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Even when homes were very simple, and there were few possessions to maintain, men and women did different jobs.In rural societies where the main source of work is farming, women have also taken care of gardens and animals around the house, generally helping men with heavy work when a job needed to be done quickly, usually because of the season.The husband or wife may engage in countless other activities which may be social, religious, political or economic in nature for the ultimate welfare of the family and society.However, their unified status as joint householders is the nucleus from within which they operate in society.A housewife (also known as a homekeeper) is a woman whose work is running or managing her family's home—caring for her children; buying, cooking, and storing food for the family; buying goods that the family needs for everyday life; housekeeping, cleaning and maintaining the home; and making, buying and/or mending clothes for the family—and who is not employed outside the home (a career woman).and a househusband may be called a male homemaker or stay-at-home father.and non-feminist economists (particularly proponents of historical materialism, the methodological approach of Marxist historiography) note that the value of housewives' work is ignored in standard formulations of economic output, such as GDP or employment figures.A housewife typically works many unpaid hours a week and often depends on income from her husband's work for financial support.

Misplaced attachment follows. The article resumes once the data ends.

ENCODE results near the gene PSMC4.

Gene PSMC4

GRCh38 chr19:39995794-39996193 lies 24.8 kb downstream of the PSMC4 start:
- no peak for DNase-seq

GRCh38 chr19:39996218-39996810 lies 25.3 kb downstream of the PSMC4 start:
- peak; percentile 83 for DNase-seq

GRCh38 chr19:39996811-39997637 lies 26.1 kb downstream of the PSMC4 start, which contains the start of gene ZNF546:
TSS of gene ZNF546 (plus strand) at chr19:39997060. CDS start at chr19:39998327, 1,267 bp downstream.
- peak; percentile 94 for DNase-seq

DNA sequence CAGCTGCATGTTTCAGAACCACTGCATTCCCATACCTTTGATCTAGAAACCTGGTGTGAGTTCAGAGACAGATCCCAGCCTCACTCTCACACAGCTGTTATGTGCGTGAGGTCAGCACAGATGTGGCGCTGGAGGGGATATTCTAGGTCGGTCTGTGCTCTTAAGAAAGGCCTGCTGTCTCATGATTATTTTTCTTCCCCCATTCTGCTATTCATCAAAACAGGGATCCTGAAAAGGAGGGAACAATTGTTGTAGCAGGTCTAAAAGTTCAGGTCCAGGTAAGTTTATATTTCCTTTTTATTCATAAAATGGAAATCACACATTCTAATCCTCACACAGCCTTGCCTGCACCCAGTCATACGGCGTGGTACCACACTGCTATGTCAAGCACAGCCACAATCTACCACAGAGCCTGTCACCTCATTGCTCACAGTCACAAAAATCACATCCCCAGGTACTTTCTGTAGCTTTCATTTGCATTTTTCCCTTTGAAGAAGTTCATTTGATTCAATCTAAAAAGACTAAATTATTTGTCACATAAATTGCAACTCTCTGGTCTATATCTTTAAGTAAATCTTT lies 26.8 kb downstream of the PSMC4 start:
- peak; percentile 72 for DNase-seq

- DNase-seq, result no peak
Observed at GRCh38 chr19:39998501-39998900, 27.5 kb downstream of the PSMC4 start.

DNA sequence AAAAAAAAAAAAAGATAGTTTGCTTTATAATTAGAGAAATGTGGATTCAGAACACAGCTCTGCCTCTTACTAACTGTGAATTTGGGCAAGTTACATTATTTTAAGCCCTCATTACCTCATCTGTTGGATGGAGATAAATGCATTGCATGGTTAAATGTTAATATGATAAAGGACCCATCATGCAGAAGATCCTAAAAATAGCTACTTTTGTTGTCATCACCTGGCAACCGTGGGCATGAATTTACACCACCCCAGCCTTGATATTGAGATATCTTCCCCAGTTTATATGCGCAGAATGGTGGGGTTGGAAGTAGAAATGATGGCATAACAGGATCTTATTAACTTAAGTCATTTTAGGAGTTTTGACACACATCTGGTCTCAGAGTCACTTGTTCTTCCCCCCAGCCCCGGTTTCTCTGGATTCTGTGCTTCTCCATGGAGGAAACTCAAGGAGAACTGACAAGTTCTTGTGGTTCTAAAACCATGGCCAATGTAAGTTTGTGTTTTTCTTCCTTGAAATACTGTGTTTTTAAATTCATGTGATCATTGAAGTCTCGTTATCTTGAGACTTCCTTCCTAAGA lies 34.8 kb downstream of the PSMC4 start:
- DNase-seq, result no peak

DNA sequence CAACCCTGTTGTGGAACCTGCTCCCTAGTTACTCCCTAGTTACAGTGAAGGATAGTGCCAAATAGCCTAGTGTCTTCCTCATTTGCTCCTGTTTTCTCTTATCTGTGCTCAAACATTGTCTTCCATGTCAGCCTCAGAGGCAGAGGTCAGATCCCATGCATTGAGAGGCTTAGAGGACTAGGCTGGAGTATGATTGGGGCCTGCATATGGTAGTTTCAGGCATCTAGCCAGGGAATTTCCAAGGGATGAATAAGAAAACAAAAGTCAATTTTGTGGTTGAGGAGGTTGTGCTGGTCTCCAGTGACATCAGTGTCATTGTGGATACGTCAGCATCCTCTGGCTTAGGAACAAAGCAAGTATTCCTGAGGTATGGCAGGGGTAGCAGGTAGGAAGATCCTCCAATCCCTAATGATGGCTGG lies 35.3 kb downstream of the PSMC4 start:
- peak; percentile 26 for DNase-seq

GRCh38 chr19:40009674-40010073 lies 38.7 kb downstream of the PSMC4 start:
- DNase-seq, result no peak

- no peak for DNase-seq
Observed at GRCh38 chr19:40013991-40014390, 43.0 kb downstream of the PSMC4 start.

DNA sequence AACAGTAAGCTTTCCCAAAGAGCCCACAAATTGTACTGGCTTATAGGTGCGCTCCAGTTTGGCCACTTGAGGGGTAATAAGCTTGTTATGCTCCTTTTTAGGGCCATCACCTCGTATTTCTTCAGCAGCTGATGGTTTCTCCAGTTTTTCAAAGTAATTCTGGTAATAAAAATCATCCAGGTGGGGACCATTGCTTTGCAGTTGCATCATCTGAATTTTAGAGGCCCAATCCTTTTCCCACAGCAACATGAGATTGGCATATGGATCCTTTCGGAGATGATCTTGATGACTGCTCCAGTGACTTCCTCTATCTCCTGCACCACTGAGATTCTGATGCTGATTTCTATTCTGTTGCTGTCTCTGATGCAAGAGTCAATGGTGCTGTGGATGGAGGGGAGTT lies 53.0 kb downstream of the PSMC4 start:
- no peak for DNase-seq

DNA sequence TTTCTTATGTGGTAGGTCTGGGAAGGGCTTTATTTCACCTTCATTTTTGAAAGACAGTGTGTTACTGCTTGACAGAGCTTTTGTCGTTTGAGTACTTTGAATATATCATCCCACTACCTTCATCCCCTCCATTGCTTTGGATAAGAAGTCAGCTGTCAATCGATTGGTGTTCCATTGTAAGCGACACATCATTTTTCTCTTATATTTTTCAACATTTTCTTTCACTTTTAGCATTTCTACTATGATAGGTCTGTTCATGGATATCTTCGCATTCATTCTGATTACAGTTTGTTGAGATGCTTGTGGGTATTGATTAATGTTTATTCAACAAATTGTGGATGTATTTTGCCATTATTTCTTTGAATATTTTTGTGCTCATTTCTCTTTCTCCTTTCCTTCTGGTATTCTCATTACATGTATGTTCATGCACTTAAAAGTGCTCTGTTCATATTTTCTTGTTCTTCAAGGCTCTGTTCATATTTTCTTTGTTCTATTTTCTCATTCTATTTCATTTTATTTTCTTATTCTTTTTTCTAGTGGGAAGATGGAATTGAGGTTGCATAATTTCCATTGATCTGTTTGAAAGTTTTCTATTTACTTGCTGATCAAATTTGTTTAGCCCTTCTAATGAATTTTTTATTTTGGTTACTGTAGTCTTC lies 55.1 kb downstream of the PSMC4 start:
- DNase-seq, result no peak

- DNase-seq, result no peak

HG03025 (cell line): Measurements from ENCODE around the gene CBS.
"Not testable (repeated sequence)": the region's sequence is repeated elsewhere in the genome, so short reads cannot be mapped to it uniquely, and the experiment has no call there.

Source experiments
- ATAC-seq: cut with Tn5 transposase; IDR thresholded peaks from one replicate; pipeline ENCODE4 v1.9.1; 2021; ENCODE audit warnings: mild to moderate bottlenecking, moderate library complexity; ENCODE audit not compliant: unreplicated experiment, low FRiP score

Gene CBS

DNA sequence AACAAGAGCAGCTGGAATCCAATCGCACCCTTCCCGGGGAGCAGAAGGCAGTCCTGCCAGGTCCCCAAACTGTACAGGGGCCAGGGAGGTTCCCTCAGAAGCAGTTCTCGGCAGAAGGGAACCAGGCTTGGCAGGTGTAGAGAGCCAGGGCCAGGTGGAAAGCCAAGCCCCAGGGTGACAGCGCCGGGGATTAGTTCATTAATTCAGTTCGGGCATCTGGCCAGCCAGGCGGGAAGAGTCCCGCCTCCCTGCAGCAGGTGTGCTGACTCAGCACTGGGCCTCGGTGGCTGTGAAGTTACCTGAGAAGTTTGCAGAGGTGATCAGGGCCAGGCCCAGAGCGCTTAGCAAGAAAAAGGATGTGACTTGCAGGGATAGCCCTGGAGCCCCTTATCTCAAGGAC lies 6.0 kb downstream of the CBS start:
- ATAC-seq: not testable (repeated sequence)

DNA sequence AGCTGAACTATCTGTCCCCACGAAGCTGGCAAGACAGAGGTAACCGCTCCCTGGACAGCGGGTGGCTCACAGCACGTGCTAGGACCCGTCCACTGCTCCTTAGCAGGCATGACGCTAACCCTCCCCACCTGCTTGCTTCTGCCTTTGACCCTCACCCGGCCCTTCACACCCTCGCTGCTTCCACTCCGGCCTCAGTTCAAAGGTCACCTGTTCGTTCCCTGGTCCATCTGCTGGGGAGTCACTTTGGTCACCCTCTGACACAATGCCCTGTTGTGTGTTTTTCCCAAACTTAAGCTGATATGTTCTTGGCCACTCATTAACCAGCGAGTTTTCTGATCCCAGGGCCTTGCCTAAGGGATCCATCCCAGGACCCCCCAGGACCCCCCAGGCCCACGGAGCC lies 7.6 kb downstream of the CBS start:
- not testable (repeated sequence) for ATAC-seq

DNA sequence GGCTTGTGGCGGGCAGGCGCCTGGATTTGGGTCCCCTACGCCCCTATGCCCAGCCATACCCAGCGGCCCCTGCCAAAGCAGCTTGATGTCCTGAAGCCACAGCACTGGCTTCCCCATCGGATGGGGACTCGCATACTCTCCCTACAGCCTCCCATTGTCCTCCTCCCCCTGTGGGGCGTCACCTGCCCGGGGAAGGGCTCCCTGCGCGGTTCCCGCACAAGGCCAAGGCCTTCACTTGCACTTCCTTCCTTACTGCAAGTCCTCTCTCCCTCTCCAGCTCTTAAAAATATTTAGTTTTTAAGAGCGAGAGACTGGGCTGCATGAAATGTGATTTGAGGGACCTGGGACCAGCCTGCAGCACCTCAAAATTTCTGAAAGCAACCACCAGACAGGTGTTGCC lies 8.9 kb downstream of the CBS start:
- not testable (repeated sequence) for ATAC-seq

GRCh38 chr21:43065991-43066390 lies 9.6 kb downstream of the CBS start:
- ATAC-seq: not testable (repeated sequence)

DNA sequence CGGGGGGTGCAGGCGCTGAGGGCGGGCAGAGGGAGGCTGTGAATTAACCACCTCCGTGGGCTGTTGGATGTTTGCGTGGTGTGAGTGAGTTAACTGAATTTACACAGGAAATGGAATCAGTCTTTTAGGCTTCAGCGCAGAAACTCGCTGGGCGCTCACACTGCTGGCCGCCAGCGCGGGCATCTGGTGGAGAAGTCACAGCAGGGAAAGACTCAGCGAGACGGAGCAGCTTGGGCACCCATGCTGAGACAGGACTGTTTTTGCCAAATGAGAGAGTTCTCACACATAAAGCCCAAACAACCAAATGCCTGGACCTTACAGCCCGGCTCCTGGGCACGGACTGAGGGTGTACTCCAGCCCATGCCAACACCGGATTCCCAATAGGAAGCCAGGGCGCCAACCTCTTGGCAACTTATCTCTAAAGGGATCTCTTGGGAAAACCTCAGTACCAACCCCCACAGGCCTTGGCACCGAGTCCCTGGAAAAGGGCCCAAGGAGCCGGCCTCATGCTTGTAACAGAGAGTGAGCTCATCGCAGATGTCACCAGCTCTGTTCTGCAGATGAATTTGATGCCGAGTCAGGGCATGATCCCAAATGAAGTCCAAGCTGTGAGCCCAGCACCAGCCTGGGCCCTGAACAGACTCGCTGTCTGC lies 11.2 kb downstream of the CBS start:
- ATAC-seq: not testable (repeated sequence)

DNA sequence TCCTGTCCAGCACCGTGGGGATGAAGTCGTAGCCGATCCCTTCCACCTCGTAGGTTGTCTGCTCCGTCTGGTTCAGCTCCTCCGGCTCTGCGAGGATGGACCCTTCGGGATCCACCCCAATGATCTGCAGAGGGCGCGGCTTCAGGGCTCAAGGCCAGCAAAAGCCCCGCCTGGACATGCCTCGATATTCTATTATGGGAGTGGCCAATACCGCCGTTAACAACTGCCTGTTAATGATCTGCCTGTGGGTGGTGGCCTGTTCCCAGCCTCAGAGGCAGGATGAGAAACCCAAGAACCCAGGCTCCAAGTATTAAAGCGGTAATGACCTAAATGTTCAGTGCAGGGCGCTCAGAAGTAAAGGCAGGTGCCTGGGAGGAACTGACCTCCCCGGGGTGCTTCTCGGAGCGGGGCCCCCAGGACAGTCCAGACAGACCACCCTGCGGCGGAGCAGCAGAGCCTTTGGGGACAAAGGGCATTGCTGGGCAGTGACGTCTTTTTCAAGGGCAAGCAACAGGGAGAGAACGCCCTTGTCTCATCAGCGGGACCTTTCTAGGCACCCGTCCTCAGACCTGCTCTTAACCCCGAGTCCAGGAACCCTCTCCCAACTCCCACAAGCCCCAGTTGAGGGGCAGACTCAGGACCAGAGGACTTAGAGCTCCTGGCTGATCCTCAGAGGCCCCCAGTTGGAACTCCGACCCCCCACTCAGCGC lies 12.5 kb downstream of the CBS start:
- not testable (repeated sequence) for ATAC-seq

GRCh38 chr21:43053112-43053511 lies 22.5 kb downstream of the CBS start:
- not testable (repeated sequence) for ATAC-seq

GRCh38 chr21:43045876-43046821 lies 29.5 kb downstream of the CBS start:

A research based on 7733 respondents who were aged 18–65 and legally married women in 20 European countries showed men and women share less housework in countries public support gender equality.
US states with community property recognize joint ownership of marital property and income, and, unless a prenuptial or postnuptial agreement is followed, most marital households in the US operate as a joint financial team and file taxes jointly.
The method, necessity, and extent of educating housewives has been debated since at least the 20th century.
Webster's Dictionary defines a housewife as a married woman who is in charge of her household.
The British Chambers's Twentieth Century Dictionary (1901) defines a housewife as "the mistress of a household; a female domestic manager; a pocket sewing kit".